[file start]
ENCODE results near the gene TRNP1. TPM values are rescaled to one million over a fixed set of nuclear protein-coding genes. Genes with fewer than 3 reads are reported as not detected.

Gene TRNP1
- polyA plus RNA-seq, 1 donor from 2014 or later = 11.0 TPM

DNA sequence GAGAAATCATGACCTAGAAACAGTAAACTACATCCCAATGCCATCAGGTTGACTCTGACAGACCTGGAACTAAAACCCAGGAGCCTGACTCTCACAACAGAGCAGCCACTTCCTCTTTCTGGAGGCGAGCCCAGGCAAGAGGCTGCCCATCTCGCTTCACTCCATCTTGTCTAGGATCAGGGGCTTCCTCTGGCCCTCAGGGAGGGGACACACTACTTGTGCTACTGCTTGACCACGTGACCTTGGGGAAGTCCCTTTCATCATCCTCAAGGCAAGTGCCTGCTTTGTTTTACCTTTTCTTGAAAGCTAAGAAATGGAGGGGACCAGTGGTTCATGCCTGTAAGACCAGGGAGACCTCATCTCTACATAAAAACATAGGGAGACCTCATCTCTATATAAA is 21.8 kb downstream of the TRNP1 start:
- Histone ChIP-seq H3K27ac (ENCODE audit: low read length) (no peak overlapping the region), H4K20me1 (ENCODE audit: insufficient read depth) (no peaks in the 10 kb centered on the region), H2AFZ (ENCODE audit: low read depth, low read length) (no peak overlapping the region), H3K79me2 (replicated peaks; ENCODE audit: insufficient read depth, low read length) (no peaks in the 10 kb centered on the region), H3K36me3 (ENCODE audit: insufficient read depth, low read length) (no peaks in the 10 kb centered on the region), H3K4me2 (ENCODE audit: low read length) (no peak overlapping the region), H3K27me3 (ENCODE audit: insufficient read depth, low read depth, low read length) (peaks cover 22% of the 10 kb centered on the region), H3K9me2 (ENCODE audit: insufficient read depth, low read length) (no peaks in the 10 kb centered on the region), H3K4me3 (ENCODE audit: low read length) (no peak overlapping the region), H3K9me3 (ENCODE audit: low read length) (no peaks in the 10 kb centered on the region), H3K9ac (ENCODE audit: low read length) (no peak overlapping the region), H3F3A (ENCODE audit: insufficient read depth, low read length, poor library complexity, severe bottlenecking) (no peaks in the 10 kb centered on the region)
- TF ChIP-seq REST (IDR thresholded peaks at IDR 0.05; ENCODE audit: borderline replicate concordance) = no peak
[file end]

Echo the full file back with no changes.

ENCODE results near the gene TRNP1. TPM values are rescaled to one million over a fixed set of nuclear protein-coding genes. Genes with fewer than 3 reads are reported as not detected.

Gene TRNP1
- polyA plus RNA-seq, 1 donor from 2014 or later = 11.0 TPM

DNA sequence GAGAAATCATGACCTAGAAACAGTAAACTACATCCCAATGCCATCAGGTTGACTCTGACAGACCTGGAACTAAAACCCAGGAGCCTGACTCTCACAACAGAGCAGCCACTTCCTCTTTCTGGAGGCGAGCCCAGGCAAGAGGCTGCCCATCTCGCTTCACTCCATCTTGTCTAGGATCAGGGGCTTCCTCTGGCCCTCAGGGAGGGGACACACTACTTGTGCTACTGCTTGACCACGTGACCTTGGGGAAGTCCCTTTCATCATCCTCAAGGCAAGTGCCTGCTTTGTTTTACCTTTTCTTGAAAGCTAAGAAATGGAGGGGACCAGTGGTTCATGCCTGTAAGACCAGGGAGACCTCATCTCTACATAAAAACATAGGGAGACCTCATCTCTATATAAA is 21.8 kb downstream of the TRNP1 start:
- Histone ChIP-seq H3K27ac (ENCODE audit: low read length) (no peak overlapping the region), H4K20me1 (ENCODE audit: insufficient read depth) (no peaks in the 10 kb centered on the region), H2AFZ (ENCODE audit: low read depth, low read length) (no peak overlapping the region), H3K79me2 (replicated peaks; ENCODE audit: insufficient read depth, low read length) (no peaks in the 10 kb centered on the region), H3K36me3 (ENCODE audit: insufficient read depth, low read length) (no peaks in the 10 kb centered on the region), H3K4me2 (ENCODE audit: low read length) (no peak overlapping the region), H3K27me3 (ENCODE audit: insufficient read depth, low read depth, low read length) (peaks cover 22% of the 10 kb centered on the region), H3K9me2 (ENCODE audit: insufficient read depth, low read length) (no peaks in the 10 kb centered on the region), H3K4me3 (ENCODE audit: low read length) (no peak overlapping the region), H3K9me3 (ENCODE audit: low read length) (no peaks in the 10 kb centered on the region), H3K9ac (ENCODE audit: low read length) (no peak overlapping the region), H3F3A (ENCODE audit: insufficient read depth, low read length, poor library complexity, severe bottlenecking) (no peaks in the 10 kb centered on the region)
- TF ChIP-seq REST (IDR thresholded peaks at IDR 0.05; ENCODE audit: borderline replicate concordance) = no peak